Dr. Tansel Karabacak, professor of physics at UA Little Rock, discovered his desire for scientific inquiry in high school. Studying meteorology at a government boarding school in Turkey, he quickly learned that he was asking deep fundamental science questions, and the meteorology program wasn’t satisfying his desire to know more. These questions influenced him to look into the field of physics.
“In those years,I found that [the program] wasn’t sufficient because I already developed these fundamental questions in my character, ‘how’ and ‘why,’” Karabacak said. “I found physics to be a very suitable field for me, because it encourages those questions. I immediately decided I wanted to become a scientist after high school, and I love it.”
After receiving a Bachelor of Science in physics from Middle East Technical University in Ankara, Turkey, he received a Master of Science and Ph.D. in physics from Rensselaer Polytechnic Institute in Troy, New York. He joined the UA Little Rock faculty in 2006.
Pioneer in Thin Film Manufacturing
Karabacak focuses on creating nanostructured thin film technology, tiny sheets of porous layers or isolated nano-features that can be used in a variety of applications, including solar cells, hydrogen fuel cells, and batteries. He was influential in the creation of glancing angle deposited (GLAD) nanostructures, a low-cost production method to create nanostructured materials.
The GLAD process is unique due to its ability to create nanostructures without going through conventional additional processing steps such as oxidation, patterning, or chemical etching. This process also produces nanostructured thin films with greater surface area, which allows the film to generate or store more energy. For example, the more surface area a solar cell has, the more energy it can produce in a solar panel that generates electricity.
In 2017, Karabacak received $400,000 from the U.S. Department of Energy to develop unique high-performance fuel cells to improve the renewable energy infrastructure in the United States. Karabacak and his team are working with United Technologies Research Center, a global company designed to nurture innovation in commercial aerospace, defense, and building industries.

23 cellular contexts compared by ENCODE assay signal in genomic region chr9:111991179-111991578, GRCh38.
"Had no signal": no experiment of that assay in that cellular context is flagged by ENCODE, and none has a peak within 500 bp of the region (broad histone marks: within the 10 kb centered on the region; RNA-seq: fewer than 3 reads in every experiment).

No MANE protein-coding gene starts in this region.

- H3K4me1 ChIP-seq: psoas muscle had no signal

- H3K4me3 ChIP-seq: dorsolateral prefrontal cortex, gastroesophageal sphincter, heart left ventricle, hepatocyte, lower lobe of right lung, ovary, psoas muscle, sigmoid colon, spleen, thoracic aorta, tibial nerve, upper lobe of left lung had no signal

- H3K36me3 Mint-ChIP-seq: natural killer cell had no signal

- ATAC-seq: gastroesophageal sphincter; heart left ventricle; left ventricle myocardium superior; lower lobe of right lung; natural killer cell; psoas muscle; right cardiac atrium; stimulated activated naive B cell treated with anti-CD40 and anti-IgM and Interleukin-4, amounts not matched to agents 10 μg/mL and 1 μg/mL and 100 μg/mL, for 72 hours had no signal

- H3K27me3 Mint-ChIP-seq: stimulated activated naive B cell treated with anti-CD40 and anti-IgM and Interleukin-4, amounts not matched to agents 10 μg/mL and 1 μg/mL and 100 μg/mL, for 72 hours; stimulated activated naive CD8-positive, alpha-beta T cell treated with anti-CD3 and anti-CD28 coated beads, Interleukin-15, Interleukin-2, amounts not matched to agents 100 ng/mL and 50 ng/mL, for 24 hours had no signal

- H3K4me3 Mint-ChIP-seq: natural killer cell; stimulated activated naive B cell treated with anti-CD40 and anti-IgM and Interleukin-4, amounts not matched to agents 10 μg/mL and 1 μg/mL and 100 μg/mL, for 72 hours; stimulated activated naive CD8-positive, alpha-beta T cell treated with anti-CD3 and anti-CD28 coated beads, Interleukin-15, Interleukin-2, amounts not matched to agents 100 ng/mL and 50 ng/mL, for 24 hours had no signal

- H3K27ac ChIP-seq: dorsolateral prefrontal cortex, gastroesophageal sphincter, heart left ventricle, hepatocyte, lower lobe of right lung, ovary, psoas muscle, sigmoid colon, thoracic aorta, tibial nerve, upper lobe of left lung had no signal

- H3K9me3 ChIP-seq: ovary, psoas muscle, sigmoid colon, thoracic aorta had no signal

With this funding, he and his team are researching ways to improve polymer electrolyte membrane fuel cells, low-carbon fuel cells that scientists are hopeful can be used for mass transit vehicles such as buses and subways. While these fuel cells are promising to scientists, they still don’t have enough power and durability for large-scale use in mass transportation. Thanks to this funding, Karabacak and his team will try to find a solution to this energy problem.
Karabacak was recently awarded a fellowship from the Arkansas Research Alliance (ARA), a prestigious award that recognizes distinguished researchers from UA Little Rock, Arkansas State University, University of Arkansas at Fayetteville, UAMS, and the University of Arkansas at Pine Bluff. Each fellow receives a $75,000 grant paid over three years.
Karabacak is excited at the ARA’s emphasis on collaborative research with medical sciences.
“[ARA] has personally helped me build relationships with UAMS and the National Center for Toxicological Research, and I am really excited about that opportunity,” Karabacak said.
In the future, Karabacak wants to continue evolving his thin film manufacturing techniques and develop industrial-scale thin film applications. He also wants to apply the thin film manufacturing process to the medical field. Recently, he worked with the UA Little Rock Department of Biology to create antibacterial surfaces. They are in the preliminary phase of this research, but results look promising.
Karabacak is inspired to use his research to better society. Renewable energy is a hot topic, and many are looking for new ways to lessen our reliance on fossil fuels. Karabacak hopes he can make this transition easier for society.
“Energy is one the most important challenges of our lives. Daily, politically, or on a society [level]. The average person cares about their gas prices. We care about our utility bills… In a broader sense, most of the conflicts in the world are tied to energy… that’s why I felt like I can contribute to the community. By creating a diverse set of energy resources, maybe we can reduce the stress limitation on an individual level or a worldwide level.”
Karabacak is also pleased that the U.S. government has influenced researchers to look into alternative energy technologies.
“Over the past decade, the U.S. government has emphasized developing new materials for energy applications, so that also encouraged me…I was lucky that I found myself in an environment where I have strong interests and funding opportunities.”